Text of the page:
2011 Budget

by Erika Torres

New job, new income, new budget.

I know you all have missed my color-coded pie charts, so here we go. This is what our new monthly budget looks like. This is the very first month it is going into effect, so n a couple of weeks I’ll be able to see how we did.

2011 Budget

When compared to our budget before, you’ll notice some big differences, such as the elimination of credit card payments and the jumbo contribution to savings–we’re actually going to be able to double our contributions to savings and I’m hoping we’ll be to contribute even more, but I don’t want to push it just yet. We just got rid of credit cards, I want to have a little bit of breathing room before we start feeling like we have to live like paupers again.

The other big difference in our budget this month is the OTHER category.

Traditionally, we’ve used the OTHER category for all that “other” stuff, like dining out, home projects, clothes, Bentley’s food and grooming, etc. We almost always went over budget in our OTHER category, but at least having a budget helped us minimize the spending. And while the percentage is about the same as before, the new income has added a notable amount of money to this category–and I’m just not comfortable having all this money floating around.

This time, it seems that our biggest problem is we have too much money left over at the end of the month. I know, right, how can you have too much money?

Well, the issue is more that when we don’t actually budget every penny, the “extra” money seems to float into the abyss on Starbucks, fast food, mani-pedis, ice cream…I mean, pretty much any impulse purchase that catches our eye. I think we’ve been doing a lot of wasteful spending lately and it’s time to nip it in the bud—while still allowing ourselves chances to have fun.

Which is why I decided to break down the OTHER category and budget it so that we can eliminate wasteful spending.


While we still have unaccounted for money (27%!), at least it’s smaller than before. I’ve also added some of this money to go toward two new savings accounts–a Travel fund for that much-anticipated honeymoon trip in August, and a $1,000 emergency fund for …emergencies. These will be in addition to our DON’T TOUCH jumbo savings account.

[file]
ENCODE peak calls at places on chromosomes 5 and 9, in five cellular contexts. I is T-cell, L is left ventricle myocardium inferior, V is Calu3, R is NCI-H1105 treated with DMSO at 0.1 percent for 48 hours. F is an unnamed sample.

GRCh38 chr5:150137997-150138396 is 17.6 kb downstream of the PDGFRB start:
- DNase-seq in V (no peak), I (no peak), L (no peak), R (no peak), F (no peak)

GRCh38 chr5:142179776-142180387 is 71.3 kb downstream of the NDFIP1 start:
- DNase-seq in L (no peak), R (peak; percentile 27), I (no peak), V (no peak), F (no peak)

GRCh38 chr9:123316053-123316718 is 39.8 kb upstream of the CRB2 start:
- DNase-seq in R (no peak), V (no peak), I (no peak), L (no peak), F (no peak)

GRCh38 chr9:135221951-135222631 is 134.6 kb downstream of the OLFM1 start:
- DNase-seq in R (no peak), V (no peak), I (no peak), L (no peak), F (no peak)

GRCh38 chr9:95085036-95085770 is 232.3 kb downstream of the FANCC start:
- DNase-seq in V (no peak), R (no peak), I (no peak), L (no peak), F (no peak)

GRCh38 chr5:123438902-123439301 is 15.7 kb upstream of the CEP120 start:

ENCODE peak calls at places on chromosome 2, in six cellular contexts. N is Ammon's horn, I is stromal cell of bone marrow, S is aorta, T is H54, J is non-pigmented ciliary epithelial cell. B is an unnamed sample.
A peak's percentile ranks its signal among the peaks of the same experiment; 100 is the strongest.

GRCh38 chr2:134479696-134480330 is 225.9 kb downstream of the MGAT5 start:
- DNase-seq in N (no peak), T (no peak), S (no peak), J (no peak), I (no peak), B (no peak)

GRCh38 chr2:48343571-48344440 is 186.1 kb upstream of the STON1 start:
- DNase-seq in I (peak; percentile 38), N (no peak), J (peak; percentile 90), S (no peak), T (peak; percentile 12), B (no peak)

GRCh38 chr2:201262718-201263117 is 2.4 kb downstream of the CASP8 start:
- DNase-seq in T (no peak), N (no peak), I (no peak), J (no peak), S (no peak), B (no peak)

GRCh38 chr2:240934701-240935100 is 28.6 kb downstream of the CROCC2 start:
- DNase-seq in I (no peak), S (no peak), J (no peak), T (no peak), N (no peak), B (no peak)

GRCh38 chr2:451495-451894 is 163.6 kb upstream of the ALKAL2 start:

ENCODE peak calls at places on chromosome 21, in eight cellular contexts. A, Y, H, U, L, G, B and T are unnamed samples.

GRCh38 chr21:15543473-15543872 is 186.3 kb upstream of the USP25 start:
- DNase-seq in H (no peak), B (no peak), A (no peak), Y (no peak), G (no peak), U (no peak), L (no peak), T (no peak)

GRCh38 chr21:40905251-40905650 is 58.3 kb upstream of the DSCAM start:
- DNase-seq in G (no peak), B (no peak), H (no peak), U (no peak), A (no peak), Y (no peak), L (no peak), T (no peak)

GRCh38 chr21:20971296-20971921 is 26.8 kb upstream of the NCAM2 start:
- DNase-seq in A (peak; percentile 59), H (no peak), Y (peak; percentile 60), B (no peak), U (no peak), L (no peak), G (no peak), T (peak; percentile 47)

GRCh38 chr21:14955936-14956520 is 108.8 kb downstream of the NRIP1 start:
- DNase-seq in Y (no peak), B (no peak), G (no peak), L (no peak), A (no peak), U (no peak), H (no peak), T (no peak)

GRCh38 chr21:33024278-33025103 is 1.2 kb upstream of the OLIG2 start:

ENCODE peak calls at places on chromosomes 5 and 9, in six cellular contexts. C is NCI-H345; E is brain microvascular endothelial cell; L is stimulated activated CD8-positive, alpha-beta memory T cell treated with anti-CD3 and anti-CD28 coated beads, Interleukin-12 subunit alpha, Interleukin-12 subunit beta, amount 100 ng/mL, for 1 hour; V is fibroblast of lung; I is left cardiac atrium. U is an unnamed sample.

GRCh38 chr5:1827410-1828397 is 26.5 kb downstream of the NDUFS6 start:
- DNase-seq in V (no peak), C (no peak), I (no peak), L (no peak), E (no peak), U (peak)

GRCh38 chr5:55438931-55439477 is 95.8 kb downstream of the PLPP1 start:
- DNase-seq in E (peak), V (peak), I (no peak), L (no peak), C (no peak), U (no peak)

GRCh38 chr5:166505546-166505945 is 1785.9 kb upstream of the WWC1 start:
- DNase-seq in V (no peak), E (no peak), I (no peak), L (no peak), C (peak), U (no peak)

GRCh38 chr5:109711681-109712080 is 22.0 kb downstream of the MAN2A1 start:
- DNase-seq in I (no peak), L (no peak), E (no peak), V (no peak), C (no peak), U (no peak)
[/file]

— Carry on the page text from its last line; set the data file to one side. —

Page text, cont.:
How much money do you guys usually have “leftover” at the end of the month? What percentage do you budget for the “OTHER” category? What do you think is a comfortable amount for an OTHER category?

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Lizzy @ Debt Free and Broke July 19, 2011 - 10:38 am

Our “Other” category is less than 2% of our budget. Ouch 🙂 We don’t have much left at the end of the month, if we do have any money left I try to add it to another category that didn’t get fully funded or savings.

Lizzy July 20, 2011 - 11:03 am

Where did you make your pie chart? I made one in Excel, but can’t get saved to my blog. It won’t copy.

Mrs. Pancakes May 18, 2011 - 4:15 pm

you are uber organized about your debt and debt payments…way to go! i am inspired!

lynn May 13, 2011 - 11:02 pm

Congratulations on being debt free! I too enjoy the pie chart.

I too believe in the zero balance budget, meaning every dollar is spent in some category.

Our “leftover money” is used to lower our mortgage.

The one thing that I see that is missing is giving. How about tithing?

City Girl February 3, 2011 - 8:38 pm

Love your attention to detail, fiscal responsibility and the goal of a honeymoon in August! xoxo

IntrigueMe (Quarter For Her Thoughts) January 25, 2011 - 3:57 pm

Wow, look at you being all organized!